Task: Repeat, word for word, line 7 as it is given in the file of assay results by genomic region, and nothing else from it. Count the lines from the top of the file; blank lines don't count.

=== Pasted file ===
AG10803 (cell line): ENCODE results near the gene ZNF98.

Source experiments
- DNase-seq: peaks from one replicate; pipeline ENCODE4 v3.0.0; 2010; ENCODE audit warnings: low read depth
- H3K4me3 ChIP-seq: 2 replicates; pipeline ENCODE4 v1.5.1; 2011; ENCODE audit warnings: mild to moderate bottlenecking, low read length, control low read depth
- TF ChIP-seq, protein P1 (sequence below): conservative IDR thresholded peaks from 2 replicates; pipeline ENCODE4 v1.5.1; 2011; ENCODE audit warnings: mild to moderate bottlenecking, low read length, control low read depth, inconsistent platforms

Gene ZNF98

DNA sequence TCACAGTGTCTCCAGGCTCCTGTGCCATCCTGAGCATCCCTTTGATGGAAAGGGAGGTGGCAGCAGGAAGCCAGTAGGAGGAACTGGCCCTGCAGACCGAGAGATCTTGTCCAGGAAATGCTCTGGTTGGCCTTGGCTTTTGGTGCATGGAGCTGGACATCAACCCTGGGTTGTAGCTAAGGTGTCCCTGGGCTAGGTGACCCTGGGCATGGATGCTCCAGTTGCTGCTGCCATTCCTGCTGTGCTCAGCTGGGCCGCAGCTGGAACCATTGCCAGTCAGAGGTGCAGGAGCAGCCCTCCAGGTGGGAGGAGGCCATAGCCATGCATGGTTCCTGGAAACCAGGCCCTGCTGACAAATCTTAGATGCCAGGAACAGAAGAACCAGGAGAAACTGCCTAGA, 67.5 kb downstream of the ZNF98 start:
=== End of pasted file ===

DNA sequence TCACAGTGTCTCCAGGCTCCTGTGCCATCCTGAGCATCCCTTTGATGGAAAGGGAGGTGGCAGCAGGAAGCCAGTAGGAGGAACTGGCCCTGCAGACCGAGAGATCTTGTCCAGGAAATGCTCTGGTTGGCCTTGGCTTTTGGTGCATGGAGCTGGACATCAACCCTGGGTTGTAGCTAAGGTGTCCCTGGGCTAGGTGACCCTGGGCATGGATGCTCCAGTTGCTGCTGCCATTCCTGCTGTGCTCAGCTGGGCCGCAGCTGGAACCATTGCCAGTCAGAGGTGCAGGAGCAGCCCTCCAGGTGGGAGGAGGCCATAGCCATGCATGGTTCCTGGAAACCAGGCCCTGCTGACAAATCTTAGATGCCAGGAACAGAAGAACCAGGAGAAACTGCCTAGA, 67.5 kb downstream of the ZNF98 start: